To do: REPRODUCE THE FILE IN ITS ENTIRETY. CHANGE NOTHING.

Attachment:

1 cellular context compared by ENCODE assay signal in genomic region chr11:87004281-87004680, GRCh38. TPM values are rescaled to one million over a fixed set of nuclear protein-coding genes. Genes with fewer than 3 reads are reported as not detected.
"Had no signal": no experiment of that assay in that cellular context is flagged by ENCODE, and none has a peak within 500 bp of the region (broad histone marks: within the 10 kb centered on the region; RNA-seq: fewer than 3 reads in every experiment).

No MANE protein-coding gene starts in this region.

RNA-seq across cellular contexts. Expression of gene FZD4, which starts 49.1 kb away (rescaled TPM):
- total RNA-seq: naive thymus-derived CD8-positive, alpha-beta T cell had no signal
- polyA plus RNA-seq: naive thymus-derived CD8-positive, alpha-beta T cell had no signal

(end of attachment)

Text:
1 cellular context compared by ENCODE assay signal in genomic region chr11:87004281-87004680, GRCh38. TPM values are rescaled to one million over a fixed set of nuclear protein-coding genes. Genes with fewer than 3 reads are reported as not detected.
"Had no signal": no experiment of that assay in that cellular context is flagged by ENCODE, and none has a peak within 500 bp of the region (broad histone marks: within the 10 kb centered on the region; RNA-seq: fewer than 3 reads in every experiment).

No MANE protein-coding gene starts in this region.

RNA-seq across cellular contexts. Expression of gene FZD4, which starts 49.1 kb away (rescaled TPM):
- total RNA-seq: naive thymus-derived CD8-positive, alpha-beta T cell had no signal
- polyA plus RNA-seq: naive thymus-derived CD8-positive, alpha-beta T cell had no signal